Al Jazeera has described the verdict of an Egyptian court a deliberate attack on press freedom after it sentenced three of its journalists to three years in prison.
Egyptian Baher Mohamed and Canadian Mohamed Fahmy are heading back to jail after a retrial found them guilty of "broadcasting false news".
Australian Peter Greste - who was sentenced in absentia - said Saturday's verdict was clearly political.
Mohamed and Fahmy were sentenced to three years in prison after being found guilty by the Cairo court of "aiding a terrorist organisation".
The journalists and Al Jazeera vigorously denied the accusations during the course of the trial.
Security sources told Egypt's MENA state news agency that Mohamed and Fahmy arrived at Cairo's Tora prison just hours after sentencing.
Greste was also sentenced to three years in jail, having been deported to his home country in February under a new law allowing foreign prisoners to be deported.
The journalists were accompanied by Chadi Abdel Hamid, a student, who was also given a three-year prison sentence, along with Sohaid Saad and Khaled Mohamed, MENA reported.
Baher Mohamed was sentenced to an additional six months for possession of a spent bullet casing.
The journalists had been initially found guilty in June 2014 of aiding a "terrorist organisation", a reference to the Muslim Brotherhood, which was outlawed in Egypt after the army overthrew President Mohamed Morsi in 2013.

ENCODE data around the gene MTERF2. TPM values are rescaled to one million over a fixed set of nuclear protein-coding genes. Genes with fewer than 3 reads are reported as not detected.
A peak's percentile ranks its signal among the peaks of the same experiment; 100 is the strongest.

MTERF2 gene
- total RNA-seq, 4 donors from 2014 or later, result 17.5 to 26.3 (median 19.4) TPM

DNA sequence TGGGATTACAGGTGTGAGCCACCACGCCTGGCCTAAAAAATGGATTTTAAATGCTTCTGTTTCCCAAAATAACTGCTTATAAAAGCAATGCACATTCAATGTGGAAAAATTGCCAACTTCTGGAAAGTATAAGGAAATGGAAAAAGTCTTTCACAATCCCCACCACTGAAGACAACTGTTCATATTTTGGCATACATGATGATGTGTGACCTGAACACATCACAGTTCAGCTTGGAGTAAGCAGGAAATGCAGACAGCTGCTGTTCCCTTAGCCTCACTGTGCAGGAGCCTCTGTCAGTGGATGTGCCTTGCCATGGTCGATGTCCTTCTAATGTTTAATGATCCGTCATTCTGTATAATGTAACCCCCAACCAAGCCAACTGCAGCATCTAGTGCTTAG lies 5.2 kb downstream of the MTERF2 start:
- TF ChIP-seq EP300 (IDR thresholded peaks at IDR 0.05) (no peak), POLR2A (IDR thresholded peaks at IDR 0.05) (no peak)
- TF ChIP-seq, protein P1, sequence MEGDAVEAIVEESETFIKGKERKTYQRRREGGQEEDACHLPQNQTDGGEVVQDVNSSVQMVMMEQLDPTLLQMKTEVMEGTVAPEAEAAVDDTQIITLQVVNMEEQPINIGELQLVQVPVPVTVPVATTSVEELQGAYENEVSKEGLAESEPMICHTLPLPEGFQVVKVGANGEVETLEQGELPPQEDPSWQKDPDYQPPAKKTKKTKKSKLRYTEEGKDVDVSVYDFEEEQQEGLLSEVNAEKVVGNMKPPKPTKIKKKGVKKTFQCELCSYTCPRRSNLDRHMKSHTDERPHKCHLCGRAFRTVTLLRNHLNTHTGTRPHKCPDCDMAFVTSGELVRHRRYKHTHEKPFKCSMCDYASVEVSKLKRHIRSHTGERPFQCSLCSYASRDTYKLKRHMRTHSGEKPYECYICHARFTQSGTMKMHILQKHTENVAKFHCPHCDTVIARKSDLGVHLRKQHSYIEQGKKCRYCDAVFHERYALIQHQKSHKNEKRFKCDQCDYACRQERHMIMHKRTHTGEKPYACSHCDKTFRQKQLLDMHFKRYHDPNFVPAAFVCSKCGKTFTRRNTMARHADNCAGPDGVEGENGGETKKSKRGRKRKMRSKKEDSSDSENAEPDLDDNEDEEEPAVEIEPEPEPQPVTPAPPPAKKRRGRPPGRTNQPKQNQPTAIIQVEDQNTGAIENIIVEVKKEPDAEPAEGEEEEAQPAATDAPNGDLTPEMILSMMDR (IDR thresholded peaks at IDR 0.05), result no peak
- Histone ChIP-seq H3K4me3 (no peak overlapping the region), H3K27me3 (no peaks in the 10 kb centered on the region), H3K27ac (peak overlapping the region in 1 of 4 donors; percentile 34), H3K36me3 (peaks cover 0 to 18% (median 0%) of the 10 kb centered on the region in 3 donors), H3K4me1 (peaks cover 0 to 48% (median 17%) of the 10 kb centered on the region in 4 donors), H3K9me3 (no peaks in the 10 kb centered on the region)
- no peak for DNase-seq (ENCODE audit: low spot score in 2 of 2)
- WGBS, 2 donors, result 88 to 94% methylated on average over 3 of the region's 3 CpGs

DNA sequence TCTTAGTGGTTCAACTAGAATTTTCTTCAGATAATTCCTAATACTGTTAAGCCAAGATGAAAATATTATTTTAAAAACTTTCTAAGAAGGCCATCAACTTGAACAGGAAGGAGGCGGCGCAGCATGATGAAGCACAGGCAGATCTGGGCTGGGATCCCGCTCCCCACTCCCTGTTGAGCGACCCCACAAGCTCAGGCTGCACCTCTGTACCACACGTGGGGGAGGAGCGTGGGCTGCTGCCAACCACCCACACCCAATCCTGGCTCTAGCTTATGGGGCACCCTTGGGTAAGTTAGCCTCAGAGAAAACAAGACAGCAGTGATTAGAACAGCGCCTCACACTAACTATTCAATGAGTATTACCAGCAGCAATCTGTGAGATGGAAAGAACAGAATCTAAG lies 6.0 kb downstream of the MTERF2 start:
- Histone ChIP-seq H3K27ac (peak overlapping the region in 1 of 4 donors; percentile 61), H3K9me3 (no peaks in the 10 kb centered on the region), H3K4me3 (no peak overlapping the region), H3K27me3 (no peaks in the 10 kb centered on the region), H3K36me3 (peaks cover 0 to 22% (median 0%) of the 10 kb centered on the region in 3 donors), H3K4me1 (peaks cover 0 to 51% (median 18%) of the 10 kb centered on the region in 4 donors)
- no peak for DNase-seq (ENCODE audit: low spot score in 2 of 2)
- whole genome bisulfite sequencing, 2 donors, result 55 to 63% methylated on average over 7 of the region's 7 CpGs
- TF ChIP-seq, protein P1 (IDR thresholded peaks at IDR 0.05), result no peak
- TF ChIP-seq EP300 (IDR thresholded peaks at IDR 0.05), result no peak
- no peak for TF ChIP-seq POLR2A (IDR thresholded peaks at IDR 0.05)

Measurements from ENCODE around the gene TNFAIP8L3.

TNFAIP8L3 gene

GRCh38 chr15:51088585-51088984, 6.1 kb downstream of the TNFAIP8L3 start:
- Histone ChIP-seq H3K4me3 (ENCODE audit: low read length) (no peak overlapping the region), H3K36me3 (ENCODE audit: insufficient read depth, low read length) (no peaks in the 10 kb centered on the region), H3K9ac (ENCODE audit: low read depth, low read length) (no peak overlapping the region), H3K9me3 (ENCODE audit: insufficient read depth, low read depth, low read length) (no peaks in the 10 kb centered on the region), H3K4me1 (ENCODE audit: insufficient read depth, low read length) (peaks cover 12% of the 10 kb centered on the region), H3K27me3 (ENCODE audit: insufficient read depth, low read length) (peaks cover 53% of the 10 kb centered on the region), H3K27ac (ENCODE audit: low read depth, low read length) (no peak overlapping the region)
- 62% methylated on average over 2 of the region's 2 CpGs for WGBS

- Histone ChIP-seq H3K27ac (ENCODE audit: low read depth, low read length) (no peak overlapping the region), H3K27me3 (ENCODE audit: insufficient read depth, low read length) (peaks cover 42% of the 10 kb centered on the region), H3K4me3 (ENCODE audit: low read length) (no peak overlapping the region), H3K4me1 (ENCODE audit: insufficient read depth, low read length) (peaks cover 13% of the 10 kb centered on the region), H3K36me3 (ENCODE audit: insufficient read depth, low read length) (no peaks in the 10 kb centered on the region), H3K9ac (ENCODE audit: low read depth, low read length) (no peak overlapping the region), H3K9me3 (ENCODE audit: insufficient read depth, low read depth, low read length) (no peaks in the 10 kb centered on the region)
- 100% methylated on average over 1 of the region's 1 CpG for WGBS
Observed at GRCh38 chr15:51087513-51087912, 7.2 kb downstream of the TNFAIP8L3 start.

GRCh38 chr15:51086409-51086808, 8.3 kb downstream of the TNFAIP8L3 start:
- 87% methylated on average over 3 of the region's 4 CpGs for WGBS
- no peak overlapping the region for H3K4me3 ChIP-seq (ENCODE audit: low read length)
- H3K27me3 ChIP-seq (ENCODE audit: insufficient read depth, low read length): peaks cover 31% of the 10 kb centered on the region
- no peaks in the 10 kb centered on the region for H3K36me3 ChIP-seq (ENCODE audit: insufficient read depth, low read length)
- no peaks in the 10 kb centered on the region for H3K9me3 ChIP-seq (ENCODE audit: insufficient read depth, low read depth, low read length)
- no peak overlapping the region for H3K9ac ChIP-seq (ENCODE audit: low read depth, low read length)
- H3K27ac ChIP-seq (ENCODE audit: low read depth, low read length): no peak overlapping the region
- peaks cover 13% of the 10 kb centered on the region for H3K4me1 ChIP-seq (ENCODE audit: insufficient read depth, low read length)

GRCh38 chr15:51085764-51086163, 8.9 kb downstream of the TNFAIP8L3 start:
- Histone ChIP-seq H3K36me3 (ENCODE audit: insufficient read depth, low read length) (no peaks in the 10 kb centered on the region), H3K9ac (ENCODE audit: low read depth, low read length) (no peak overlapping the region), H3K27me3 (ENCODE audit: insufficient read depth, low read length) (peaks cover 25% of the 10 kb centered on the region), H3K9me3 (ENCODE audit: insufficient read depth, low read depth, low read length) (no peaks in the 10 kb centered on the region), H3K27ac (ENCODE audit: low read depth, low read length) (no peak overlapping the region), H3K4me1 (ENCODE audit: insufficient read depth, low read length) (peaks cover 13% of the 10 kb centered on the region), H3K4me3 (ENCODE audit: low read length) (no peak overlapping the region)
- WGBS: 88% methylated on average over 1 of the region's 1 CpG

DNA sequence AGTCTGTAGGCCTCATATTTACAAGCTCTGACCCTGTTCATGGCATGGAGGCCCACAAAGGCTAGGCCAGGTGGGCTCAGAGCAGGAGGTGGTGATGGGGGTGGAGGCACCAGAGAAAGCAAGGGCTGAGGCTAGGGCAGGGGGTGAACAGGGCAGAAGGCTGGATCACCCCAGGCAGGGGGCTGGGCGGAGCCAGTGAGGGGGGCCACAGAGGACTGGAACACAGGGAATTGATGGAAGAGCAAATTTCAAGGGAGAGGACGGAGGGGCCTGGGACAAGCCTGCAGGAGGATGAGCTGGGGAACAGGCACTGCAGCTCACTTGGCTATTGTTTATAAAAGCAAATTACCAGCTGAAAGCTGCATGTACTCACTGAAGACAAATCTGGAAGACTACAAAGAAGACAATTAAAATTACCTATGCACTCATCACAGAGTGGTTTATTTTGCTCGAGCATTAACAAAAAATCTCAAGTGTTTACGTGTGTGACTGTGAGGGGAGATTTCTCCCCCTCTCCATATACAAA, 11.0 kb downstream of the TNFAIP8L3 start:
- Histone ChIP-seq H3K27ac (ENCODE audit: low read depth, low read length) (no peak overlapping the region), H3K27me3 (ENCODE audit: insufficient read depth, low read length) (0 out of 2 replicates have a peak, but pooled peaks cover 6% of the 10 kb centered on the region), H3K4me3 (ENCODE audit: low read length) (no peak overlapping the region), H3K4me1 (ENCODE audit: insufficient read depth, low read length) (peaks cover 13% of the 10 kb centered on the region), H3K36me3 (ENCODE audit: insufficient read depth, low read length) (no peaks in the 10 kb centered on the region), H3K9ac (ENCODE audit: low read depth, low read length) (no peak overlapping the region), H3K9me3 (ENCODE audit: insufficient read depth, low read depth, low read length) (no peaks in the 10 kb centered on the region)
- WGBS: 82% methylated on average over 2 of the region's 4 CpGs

Baher Mohamed and Fahmy were on bail in advance of the verdict after they spent 410 days in detention.
Greste was jailed for 400 days.
The Cairo court said on Saturday that the previous time spent in prison will be accounted for as time served.
Saturday's verdicts prompted international outrage.
A spokesman for the UN high commissioner for human rights, Prince Zeid bin Raad, said: "We are very disturbed by these three sentences and the extra pressure it creates on journalists in Egypt who are just trying to do their jobs."
Judge Hassan Farid: "The court is quite sure that the defendants are not journalists and are not in the journalist syndicate. The defendants have devices for broadcasting without permits, the defendants have made falsified videos, after being edited and aired on a Jazeera screen, and they've aired these videos on a Jazeera channel that isn't allowed to work inside Egypt."
Acting AJE Managing Director Giles Trendle:"Firstly, there is no evidence proving that our colleagues in any way fabricated news. This was comprehensively debunked by the court's own technical committee. Secondly, we were not broadcasting in Egypt to Egyptians, therefore we did not require a broadcasting licence. Thirdly, the judge said our colleagues were not journalists. They emphatically are journalists. The court cannot wish away the fact that these three men don't have a longstanding track record and a distinguished body of work. They were journalists and they are journalists."
The European Union said the verdict represented "a setback for freedom of expression in Egypt".